Skip to main content

Las Vegas Raiders 2022 draft lacked drama for once, and that’s good

Kirby Lee-USA TODAY Sports

The Las Vegas Raiders have had their share of comedy, tragedy and too much drama over the past two decades but not this NFL Draft season.

The Raiders, who lacked a first and second-round pick at the annual draft they hosted for the first time amid the sin and sun of the Las Vegas Strip, didn’t reach for picks or trade away the future for sexy potential. Instead, new general manager Dave Ziegler with the unassuming certainty he learned as an understudy in New England.

Ziegler and head coach Josh McDaniels won six Super Bowl rings as part of Bill Belichick’s staff in New England but this was the first time both ran their own ship.

“This was a good first run for us, and just like all first runs, there’s things that you learn, too, and things that we’ll go back. It was agood experience going through it with Josh. Obviously, we’ve known each other for a long time, but it was a cool experience, too, to do it together, and we had fun, and we’ll see where it goes from here.”

Las Vegas Raiders’ Dave Ziegler on 2022 draft class

What was evident from the get-go was this wasn’t your typical Raiders draft. Raider Nation has become accustomed to reaches in the first few rounds, players drafted for athletic ability vs. their ability to start from the start, and often players who didn’t seem to be a good bet.

That was evident just a few days prior when the team declined fifth-year options on all three of their 2019 first-round picks in defensive end Clelin Ferrell, running back Josh Jacobs and safety Johnathan Abram. All three were viewed as reaches in the first round by former coach Jon Gruden and general manager Mike Mayock. Although Jacobs has shined when he’s fully healthy, overall, the 2019 class only shines with fourth-rounder Maxx Crosby and fifth-rounder Hunter Renfrow.

To miss on three first-rounders that were a result of the Khalil Mack trade to Chicago is inexcusable and points at said usual Raiders draft drama.

Yet, this first year under the Ziegler/McDaniels tandem was almost boring by Raiders standards. If you’re a member of Raider Nation, that should make you feel awfully good heading back to work this week.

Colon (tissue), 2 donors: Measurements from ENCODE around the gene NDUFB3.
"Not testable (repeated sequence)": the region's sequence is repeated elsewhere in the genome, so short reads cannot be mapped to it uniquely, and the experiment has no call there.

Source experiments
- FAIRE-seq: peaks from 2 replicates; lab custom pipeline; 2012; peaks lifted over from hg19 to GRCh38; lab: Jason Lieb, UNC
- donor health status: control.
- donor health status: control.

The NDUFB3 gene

New Las Vegas Raiders’ brass headlines drama-free NFL Draft

las vegas raiders' josh mcdaniels
Trevor Ruszkowski-USA TODAY Sports

It’s not that Ziegler and McDaniels took a radically different approach than Gruden/Mayock, it’s just they appear to be better at it so far — even though their teams haven’t stepped on a field. There were no reaches, there was no shock like Ferrell at No. 4 in 2019. There was the quiet professionalism they were part of as Patriots.

“Each organization is going to evaluate these players differently, and we’re not all going to have the same grades on the same players,” new Las Vegas Raiders head coach Josh McDaniels said on Saturday. “We understand that. We try to do the best we can of evaluating what the player would be for the Raiders. It doesn’t really matter what they would be for any other team.”

So the Las Vegas Raiders pulled in their first pick in the third round at #90 (they traded down from #86) to help their struggling offensive line with versatile guard Dylan Parham from Memphis. He can play three positions and there’s no guarantee he can start. They drafted another offensive lineman in Thayer Munford from Ohio State (238th overall pick) and picked two running backs (Zamir White and Brittain Brown). They also continued to stuff the defensive tackle room with two SEC selections in LSU’s Neil Farrell Jr. and Tennessee’s Matthew Butler.

None of these were as thrilling as the trade that gave away their first and second-round picks for wide receiver Davante Adams this offseason, but they didn’t need thrills during this draft. Ziegler and McDaniels needed depth and to fill some roles. They did that in spades.

Over the past several Gruden-led drafts, the Las Vegas Raiders were always questioned for questionable picks, especially taking players too early. This year, not so much. In fact, draft analyst Warren Sharp of Sharp Football ranked the Raiders’ draft in his Top 5 best drafts based on overall value.

That doesn’t guarantee any of the Raiders’ picks will be the steal of the century but it does reinforce the belief in NFL circles that Ziegler and McDaniels learned well in their time in New England and have brought a new approach sorely missing before in the Raiders organization, at least since the glory days of Al Davis.

“It’s in our system, the way we saw the players, the way we scouted them, the way we evaluated them, the way we would use them. This is the grade that was on that player, and there is a lot of work that goes into each grade,” McDaniels said post-draft. “And so when you trust the work and then you get to th draft and you say, listen, the best thing to do for us is to add the best players we can. If you understand that from the beginning the process itself is kind of simplistic.”

No, there weren’t any head-scratchers for Las Vegas Raiders fans to ponder this time around. That’s great for a team not that far from being a true AFC contender.

It’s also a nice change for a fanbase that’s been waiting a long time for stability and a path to success.